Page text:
Irish-based banks' reliance on emergency funding fell to the lowest level in almost 18 months at the end of January after borrowings from the European Central Bank shrank by 14 percent on the previous month, data showed on Friday.

Irish banks, at the root of a financial crisis which led to an 85 billion euro (72 billion pound) EU/IMF bailout in November 2010, are reliant on central bank loans to fund their day-to-day operations after losing tens of billions of euros in deposits and being largely excluded from wholesale lending markets.

The bulk of the loans from the ECB are to domestic Irish banks such as Bank of Ireland , Allied Irish Banks and permanent tsb but the overall figure also includes foreign subsidiaries based in Ireland.

Analysts said it was more likely that the sharp fall was down to foreign banks based in Dublin's International Financial Services Centre (IFSC) than one of its domestic lenders.

We would suggest that the sharp drop is more likely to be driven by a transfer of funding from an IFSC bank to a foreign parent or bad bank vehicle over the course of January, Dublin-based Glas Securities wrote in a note.

We remain sceptical as to whether the recent drop should be perceived in a positive manner for the Irish Covered Banks.

Overall borrowings by the banks from the ECB and Ireland's central bank stood at 138.1 billion euros as of January 27, down from 151.4 billion euros at the end of December and from a high of 187 billion euros in February 2011.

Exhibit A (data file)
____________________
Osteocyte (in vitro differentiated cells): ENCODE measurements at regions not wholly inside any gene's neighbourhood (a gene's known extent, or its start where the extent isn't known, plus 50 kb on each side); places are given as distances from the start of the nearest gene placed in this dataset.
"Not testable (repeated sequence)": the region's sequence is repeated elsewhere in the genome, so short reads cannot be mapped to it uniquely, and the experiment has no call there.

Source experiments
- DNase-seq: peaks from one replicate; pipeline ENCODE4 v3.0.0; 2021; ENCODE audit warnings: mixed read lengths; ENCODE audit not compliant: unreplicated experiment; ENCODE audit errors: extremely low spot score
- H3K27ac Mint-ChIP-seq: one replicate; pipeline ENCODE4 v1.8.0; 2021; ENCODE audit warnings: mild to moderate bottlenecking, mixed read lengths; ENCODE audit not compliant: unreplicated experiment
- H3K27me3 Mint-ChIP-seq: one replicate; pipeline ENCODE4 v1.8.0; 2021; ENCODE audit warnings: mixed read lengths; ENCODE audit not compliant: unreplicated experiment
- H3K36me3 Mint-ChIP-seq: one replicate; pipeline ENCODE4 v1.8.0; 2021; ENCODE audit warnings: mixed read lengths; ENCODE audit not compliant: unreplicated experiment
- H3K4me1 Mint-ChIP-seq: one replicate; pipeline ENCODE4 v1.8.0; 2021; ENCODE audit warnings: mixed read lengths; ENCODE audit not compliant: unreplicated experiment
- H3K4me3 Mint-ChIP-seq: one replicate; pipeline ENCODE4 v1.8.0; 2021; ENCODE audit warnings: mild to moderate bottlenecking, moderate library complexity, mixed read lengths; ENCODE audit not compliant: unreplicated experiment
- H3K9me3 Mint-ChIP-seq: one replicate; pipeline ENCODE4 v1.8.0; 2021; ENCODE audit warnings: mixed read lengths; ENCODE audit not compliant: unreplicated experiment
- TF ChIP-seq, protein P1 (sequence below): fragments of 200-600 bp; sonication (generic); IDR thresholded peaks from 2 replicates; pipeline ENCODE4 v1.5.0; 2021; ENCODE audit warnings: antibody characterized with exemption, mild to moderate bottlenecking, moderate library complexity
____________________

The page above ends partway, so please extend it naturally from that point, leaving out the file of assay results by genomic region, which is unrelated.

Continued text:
Banks had 92.6 billion euros in outstanding loans from the ECB, lower from a nine-month high of 107.2 billion euros last month following an injection of ultra-cheap three-year loans by the euro zone's central bank into the European banking system.

Emergency loans from the Irish central bank rose a touch to 45.5 billion euros from 44.2 billion euros but stayed well below the 70 billion euros lent in February last year.

As part of their bailout, Irish banks have pledged to shed over 70 billion euros in assets by the end of 2013, via disposal and run-off, and to wean themselves off central bank funding. They were almost halfway through that process at the end of 2011.

(Reporting by Padraic Halpin; Editing by Catherine Evans)